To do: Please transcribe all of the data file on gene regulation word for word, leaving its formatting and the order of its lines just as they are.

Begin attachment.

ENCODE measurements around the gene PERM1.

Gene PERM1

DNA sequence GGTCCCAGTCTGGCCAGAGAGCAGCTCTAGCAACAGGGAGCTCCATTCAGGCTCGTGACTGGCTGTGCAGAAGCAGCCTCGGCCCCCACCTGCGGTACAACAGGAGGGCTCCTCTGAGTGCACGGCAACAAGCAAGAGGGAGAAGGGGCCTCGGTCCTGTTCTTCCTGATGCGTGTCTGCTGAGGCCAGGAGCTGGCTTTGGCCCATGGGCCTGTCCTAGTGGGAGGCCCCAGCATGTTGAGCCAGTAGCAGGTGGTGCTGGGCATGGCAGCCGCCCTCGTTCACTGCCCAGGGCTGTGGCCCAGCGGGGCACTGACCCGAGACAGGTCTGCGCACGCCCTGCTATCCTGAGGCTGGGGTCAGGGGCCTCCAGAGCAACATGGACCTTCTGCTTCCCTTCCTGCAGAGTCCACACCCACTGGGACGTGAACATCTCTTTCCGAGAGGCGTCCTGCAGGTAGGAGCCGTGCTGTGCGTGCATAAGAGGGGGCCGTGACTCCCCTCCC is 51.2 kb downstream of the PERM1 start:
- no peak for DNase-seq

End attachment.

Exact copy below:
ENCODE measurements around the gene PERM1.

Gene PERM1

DNA sequence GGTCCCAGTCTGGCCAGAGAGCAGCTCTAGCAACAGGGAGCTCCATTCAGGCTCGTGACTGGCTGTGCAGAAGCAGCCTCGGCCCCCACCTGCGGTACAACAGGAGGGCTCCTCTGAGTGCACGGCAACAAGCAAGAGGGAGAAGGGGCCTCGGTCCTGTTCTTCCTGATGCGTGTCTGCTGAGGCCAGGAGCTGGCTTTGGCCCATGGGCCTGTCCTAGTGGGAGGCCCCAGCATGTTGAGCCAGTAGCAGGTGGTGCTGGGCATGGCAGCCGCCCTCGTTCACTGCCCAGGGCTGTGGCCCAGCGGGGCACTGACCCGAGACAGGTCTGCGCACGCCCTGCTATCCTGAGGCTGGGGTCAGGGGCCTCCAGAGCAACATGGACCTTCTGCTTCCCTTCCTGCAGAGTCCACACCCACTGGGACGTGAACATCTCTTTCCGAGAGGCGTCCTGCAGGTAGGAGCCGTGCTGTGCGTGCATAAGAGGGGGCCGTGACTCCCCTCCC is 51.2 kb downstream of the PERM1 start:
- no peak for DNase-seq